YOU would think that a Neville Nobody like me would appreciate the opportunity to have a greater involvement in the radio broadcast of the match of the season.
But when I learned that Andrew Johns had the flu and I was to be the sole sideline eye at last night’s Sydney Roosters-South Sydney epic, my feelings were less than enthusiastic. On Sunday night I got back from Canberra at 9pm. I got up at 2.30am yesterday to watch the Challenge Cup semi between Huddersfield and Warrington. Between 4.45am and 6am I slept again. And from 6am until it was time to leave for Allianz Stadium at 4.15pm, I wrote five stories for Rugby League Week including a 1500 word feature.
Monday is RLW deadline day. What I really needed was two coach interviews at 5pm, two at 9.30, checking on injuries during the game and that’s it – which is the way some Mondays go for me on Triple M’s Monday Night Football, if I'm lucky.
Instead, I got a ringside seat for the closest thing we get to miracles now they’ve stopped adding chapters to holy books, an evening that should have reminded us all that rugby league is not just “product”, “content” or what might even be lucky enough to call work. After conceding two tries in the final three minutes to lose their last game against Sydney Roosters, South Sydney scored two in the same period to win.
These coincidences do not happen elsewhere in the universe. We are involved in a group endeavour that somehow creates an environment for them to happen, like some sort of Hadron Collider - but better. As he waited to be interviewed on air after a loss he described as “gut-busting”, Roosters coach Brian Smith still had the wherewithal to muse: “That’s what’s so special about live sport. That’s why people watch it.”
Live radio can be scary if you psyche yourself out and it takes years to realise that if you stuff up, it’s no big deal. It’s not like you mucked up the moon landing and accidentally landed on Mars. It’s footy, after all. Before doing a sideline on the ABC, I scribble out a few notes – the team changes, weather and ground conditions on one page, a list of stats on the next, and a point on each player on the following two.
Sometimes you do not use even one of those points in a call, but it’s a nice security blanket to have.
Things went OK until fulltime but then the enormity of the game, the fact it would be talked about for years, and my fatigue all hit me at once. As a print journalist, I would have been happy with the quotes we got from John Sutton, Issac Luke, Greg Inglis, Adam Reynolds, Brian Smith and Michael Maguire. So would my colleagues, just quietly, who were still waiting outside the Souths rooms almost an hour later!
But as a broadcaster, I thought I was a bit untidy – some unnecessary pauses and slight stumbling over questions. You want to do the occasion justice.
It didn’t help that Sutton and Luke were absolutely exhausted by the time I reached them a minute or so after the siren. “We never give up in any football game, no matter how short the time is, and we just proved it then,” said Sutton. “There’s more Bunnies supporters than Roosters supports here and it really helped get us home.”
Luke, who I had seen walk into the ground three and a half hours earlier wearing giant headphones, looking straight ahead, gave a great line standing near the eastern touchline. “Anything is possible at the moment,” he said.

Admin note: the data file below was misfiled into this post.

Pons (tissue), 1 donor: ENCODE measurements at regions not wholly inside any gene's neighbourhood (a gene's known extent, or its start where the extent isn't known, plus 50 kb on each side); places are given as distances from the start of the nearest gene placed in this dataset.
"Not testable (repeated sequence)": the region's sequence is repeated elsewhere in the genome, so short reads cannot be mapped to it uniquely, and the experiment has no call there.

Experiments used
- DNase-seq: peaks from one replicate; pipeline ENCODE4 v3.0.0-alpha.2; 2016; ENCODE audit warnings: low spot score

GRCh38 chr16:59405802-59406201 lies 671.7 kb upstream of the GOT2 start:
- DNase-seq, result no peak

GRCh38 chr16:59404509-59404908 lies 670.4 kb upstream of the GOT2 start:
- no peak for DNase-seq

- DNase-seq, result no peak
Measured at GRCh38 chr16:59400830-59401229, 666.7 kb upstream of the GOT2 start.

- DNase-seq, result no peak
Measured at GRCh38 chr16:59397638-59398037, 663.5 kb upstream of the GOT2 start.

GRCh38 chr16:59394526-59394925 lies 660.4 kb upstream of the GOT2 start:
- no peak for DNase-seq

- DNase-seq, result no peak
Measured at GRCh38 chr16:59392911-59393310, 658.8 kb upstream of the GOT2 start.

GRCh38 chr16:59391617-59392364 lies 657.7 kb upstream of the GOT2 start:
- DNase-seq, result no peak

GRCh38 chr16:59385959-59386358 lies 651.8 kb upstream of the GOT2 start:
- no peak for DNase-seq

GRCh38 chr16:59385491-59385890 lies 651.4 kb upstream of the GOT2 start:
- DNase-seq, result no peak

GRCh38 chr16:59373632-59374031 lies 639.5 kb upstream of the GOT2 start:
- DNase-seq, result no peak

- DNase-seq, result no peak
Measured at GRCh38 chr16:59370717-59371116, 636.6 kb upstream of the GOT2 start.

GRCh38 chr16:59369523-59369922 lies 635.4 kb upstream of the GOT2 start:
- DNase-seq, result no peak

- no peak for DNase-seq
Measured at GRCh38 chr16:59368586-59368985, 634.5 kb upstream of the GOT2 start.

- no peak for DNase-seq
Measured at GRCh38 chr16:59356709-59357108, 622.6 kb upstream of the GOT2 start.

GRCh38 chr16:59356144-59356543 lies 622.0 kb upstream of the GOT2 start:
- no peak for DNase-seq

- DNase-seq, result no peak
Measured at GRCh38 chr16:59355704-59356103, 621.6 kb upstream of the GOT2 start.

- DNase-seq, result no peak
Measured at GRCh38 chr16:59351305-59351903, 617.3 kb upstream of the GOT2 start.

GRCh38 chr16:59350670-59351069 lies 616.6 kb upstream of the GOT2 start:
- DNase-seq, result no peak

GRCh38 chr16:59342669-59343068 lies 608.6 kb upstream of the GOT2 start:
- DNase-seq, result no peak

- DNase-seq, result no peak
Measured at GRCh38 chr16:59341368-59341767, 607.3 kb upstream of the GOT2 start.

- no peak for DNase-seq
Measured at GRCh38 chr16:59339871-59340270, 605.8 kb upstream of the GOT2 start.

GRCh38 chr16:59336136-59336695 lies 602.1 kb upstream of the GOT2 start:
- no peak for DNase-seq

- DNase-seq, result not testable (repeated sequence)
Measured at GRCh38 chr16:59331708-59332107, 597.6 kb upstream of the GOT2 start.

“Two points – we’re lucky to have them.”
Greg Inglis had time to catch his breath by the time tech Josh and I had chased him across the turf. Have you played in a game like that before, Greg? “I did but we was on the other end of it – Minichiello got us!” he responded. Gold.
“They did it to us so we believed we could do it back ... Our destiny now is in the hands of the guys who run onto the field.”
It’s usually my job to ask about injuries but caller Dan Ginnane covered for me. Inglis hurt his knee before halftime. “I fell on my knee a bit awkward,” the fullback said. “I’ll probably go for scans and see how bad it is. It feels a bit bad but I’ll probably just go in, ice it up, jiffy-grip it and I’ll be back playing Saturday.”
The man who scored the winning points, halfback Reynolds, expanded on Inglis’ point that being beaten in similar circumstances in round one gave the Bunnies the confidence that they could pull a metaphorical rabbit from its hiding place last night.
“We knew we could get points on them in the end after they did it to us in round one,” said Reynolds, who reckoned his injured ankle was “alright”. “We spoke about that behind the try-line. We knew we could score points, I didn’t think it would come like that.
“We’ve grown as a group. We’re a lot stronger than we were in round one. We’ve got faith in each other.”
Maguire said that in the closing minutes, “the trainers came back and said the players were saying 'we can have a real crack at this'”. But for Smith, thinking of this as just a special game, with the final try an act of God, was a little more difficult.
“It’s something that could have been avoided,” he said. “There’s just mental issues there. Guys are not where they’re supposed to be, not thinking clearly under pressure.
“For younger guys in that caldron of complete fatigue and a little bit of mayhem, and the cat’s amongst the pigeons and trying to keep each other steady and calm ... It’s why professional sport and our game in particular is so well supported. It can always happen.
“The overwhelming thing to start with is ‘oh my God, I can’t believe that happened’. But it happens too often in our game. Canberra did it in a losing vein, they did it yesterday.
“In the end, when you need those points and you break free from those percentage plays ... It was our job to recognise that. It’s not about percentages, it’s about shutting down one big play.”
My big play last night was to stay awake, to get to the end of the night without any major stuff-ups and go back to bed. If you’re reading this, you know I made it.